Eli Manning is taking a big hit following the release of an email that the New York Giants quarterback allegedly was involved in a fake sports memorabilia scheme.
The email was included in a court filing in Bergen County (N.J.) Superior Court by the plaintiffs -- collectors Eric Inselberg, Michael Jakab and Sean Godown -- who first filed a lawsuit three years ago. The trial has been scheduled for Sept. 25.
The email, obtained this week by the New York Post, shows an April 27, 2010, exchange between Manning and Giants head equipment manager Joe Skiba. Manning has a contract with memorabilia dealer Steiner Sports and his marketing agent had requested two game-used helmets as part of the agreement.
"2 helmets that can pass as game used. That is it. Eli," Manning wrote to Skiba, according to the documents.
New Jersey Gov. Chris Christie unloaded on Manning and the Giants, calling the two-time Super Bowl MVP "the liar Eli Manning."
"He got caught," Christie said Friday morning while co-hosting the "Boomer and Carton" show on WFAN 660-AM, according to NorthJersey.com.
"The Giants participated in this as well, so (owner) John Mara's going to have to open the checkbook. Now there's all kinds of ramifications for the Giants as a brand. Are they a lying cheating franchise? I think it's an open question. I'm not saying that John Mara knew."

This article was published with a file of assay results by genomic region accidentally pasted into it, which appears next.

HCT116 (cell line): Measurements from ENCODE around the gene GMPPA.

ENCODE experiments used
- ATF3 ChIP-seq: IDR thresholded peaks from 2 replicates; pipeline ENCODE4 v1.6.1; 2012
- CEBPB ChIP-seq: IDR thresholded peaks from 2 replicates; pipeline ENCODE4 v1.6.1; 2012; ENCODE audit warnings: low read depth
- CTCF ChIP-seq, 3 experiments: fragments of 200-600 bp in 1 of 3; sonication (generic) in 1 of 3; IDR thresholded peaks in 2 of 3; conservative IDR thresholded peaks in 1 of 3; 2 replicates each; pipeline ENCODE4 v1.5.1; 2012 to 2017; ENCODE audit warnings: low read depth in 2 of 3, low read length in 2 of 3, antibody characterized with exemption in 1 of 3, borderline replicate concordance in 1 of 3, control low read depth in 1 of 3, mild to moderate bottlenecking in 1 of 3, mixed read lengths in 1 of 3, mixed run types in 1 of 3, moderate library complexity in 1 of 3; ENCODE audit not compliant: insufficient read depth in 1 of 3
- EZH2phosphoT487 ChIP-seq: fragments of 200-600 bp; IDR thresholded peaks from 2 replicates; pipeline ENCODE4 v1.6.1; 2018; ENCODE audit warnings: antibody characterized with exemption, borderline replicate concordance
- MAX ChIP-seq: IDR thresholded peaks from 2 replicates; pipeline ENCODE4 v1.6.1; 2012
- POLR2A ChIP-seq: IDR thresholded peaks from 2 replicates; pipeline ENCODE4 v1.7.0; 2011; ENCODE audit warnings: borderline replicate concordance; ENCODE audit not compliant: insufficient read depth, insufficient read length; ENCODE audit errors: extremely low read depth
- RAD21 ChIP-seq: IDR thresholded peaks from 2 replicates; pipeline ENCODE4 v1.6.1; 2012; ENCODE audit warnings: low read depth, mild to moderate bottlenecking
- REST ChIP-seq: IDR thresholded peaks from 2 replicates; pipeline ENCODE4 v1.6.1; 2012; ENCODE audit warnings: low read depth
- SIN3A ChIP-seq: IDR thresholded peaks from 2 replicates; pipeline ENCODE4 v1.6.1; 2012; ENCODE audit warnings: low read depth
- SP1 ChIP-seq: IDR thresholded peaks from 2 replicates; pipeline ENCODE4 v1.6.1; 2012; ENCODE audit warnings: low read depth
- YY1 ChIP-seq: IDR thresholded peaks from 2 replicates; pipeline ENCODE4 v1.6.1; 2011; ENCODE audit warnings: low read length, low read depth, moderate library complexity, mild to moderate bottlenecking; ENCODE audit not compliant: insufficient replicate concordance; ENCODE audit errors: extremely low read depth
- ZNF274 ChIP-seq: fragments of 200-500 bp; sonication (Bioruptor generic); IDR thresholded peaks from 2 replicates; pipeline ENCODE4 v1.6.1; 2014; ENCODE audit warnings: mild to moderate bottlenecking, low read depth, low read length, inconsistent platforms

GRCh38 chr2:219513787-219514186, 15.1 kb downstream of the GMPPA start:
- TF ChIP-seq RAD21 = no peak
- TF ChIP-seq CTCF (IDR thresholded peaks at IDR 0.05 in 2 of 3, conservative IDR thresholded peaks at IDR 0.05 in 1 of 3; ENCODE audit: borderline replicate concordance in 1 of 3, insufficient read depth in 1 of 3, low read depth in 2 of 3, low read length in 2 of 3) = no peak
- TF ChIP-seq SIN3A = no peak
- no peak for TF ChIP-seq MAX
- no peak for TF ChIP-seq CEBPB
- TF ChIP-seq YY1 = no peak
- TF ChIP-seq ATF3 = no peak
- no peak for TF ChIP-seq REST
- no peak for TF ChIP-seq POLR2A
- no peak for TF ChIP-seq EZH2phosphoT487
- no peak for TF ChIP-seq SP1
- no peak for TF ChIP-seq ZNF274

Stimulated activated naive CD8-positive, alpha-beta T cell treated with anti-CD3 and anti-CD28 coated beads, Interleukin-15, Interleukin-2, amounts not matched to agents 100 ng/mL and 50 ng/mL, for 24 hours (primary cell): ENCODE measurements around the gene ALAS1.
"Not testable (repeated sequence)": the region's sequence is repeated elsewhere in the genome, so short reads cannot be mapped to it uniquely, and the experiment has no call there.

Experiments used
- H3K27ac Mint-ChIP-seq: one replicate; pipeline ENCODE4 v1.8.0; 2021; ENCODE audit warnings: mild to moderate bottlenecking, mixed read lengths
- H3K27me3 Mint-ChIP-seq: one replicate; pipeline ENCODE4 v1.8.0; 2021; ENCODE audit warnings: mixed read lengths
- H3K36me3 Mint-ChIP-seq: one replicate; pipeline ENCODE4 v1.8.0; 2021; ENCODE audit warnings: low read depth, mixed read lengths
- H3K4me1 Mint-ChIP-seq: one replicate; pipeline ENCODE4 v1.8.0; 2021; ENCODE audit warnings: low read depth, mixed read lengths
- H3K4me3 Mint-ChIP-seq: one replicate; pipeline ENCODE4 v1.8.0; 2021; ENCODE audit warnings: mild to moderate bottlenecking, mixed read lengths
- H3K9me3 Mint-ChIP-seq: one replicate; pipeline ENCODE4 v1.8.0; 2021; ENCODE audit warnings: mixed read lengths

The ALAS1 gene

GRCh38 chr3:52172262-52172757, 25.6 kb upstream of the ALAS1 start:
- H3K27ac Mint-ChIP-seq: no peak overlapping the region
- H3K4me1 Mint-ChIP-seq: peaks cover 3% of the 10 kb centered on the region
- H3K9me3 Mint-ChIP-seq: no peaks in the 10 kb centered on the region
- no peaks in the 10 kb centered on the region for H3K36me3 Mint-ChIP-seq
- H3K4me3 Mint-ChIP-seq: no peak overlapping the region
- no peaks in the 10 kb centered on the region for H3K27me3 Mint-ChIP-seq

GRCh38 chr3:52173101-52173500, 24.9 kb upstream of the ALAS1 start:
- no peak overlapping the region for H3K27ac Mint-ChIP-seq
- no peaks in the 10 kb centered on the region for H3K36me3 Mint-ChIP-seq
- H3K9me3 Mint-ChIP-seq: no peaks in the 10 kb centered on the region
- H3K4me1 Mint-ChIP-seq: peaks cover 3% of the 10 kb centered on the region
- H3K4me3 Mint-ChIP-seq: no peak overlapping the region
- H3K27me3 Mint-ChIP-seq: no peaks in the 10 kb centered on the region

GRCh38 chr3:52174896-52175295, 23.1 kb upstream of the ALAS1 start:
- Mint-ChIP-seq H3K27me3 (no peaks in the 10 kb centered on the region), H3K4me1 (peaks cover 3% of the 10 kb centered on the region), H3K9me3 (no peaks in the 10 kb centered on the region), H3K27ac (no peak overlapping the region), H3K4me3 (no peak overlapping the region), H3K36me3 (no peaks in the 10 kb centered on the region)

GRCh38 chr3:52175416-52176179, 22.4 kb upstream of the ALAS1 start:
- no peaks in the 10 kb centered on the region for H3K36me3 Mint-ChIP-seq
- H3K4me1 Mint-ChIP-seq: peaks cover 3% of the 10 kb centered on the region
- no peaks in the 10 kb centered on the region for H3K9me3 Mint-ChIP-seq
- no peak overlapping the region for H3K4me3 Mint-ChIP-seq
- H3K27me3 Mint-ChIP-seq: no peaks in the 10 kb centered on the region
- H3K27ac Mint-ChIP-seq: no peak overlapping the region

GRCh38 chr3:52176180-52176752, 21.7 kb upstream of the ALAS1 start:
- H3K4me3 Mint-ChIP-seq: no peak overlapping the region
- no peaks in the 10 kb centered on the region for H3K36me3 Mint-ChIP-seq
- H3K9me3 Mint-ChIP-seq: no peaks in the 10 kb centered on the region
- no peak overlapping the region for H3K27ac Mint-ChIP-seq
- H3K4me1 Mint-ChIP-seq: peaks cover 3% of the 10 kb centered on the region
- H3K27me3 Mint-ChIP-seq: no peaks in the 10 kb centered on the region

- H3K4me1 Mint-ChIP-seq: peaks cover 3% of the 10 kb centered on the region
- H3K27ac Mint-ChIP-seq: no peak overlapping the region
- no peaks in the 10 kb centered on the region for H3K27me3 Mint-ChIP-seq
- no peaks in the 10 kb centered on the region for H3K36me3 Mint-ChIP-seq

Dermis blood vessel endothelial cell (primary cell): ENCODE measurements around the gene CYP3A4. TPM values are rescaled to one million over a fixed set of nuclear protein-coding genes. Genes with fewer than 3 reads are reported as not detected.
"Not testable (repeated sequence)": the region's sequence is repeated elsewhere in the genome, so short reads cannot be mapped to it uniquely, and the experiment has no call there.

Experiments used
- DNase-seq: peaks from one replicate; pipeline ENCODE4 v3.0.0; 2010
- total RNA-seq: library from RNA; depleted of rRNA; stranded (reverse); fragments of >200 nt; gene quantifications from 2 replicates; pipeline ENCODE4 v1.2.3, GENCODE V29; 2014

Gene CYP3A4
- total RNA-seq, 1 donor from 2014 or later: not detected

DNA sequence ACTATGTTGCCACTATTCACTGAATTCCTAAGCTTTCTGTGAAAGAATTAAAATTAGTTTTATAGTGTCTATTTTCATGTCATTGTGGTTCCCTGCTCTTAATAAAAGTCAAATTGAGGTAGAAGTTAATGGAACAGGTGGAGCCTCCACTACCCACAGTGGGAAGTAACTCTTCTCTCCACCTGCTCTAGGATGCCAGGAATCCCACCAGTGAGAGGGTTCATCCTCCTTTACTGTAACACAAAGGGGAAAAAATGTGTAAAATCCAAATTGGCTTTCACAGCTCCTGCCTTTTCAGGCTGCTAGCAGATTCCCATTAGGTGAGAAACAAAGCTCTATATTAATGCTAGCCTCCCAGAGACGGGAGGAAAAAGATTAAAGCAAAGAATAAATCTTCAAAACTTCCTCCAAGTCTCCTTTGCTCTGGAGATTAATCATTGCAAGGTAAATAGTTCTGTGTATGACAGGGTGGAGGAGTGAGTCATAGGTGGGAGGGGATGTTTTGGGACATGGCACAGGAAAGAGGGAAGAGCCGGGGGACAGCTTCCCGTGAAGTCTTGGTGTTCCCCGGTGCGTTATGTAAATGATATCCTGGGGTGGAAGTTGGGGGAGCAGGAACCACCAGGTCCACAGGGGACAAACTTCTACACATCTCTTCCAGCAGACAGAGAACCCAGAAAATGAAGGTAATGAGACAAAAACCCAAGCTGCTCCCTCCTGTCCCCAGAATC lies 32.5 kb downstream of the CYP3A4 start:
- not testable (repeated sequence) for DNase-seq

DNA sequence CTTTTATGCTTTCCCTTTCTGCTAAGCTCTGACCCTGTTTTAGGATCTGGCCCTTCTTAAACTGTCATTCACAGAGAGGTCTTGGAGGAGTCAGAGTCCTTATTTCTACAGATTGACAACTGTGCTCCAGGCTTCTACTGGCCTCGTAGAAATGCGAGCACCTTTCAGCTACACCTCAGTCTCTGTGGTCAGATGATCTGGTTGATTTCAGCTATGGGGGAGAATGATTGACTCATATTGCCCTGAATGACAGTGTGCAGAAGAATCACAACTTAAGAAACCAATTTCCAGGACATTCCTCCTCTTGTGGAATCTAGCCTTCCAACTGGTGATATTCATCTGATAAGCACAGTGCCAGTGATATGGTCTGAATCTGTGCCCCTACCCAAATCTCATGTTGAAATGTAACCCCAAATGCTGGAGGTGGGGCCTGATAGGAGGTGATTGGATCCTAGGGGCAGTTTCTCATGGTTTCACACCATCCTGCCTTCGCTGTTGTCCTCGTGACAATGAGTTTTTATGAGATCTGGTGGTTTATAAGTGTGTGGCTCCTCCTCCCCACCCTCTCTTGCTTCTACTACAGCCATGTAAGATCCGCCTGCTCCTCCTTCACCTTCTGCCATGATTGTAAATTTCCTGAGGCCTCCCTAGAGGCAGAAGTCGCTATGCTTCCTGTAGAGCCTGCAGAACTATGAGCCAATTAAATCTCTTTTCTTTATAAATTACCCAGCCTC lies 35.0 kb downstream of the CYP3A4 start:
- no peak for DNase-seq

The lawsuit suit alleges an elaborate scheme to produce, pass off and sell memorabilia as game-used that was not. The suit also alleges that the Giants were complicit by deleting the email from their accounts.
"The email, taken out of context, was shared with the media by an unscrupulous memorabilia dealer and his counsel who for years has been seeking to leverage a big payday," McCarter & English, the law firm representing the Giants in the case, said in a statement Thursday. "The email predates any litigation, and there was no legal obligation to store it on the Giants server. Eli Manning is well known for his integrity and this is just the latest misguided attempt to defame his character."
The Giants conducted an internal investigation in 2011 into their selling and producing of game-used memorabilia.
The plaintiffs' lawyer, Brian Brook of Clinton, Brook & Peed, told ESPN that the email, included among roughly 200 pages of documents Manning produced as part of legal discovery, was key to specifically linking the quarterback to the lawsuit.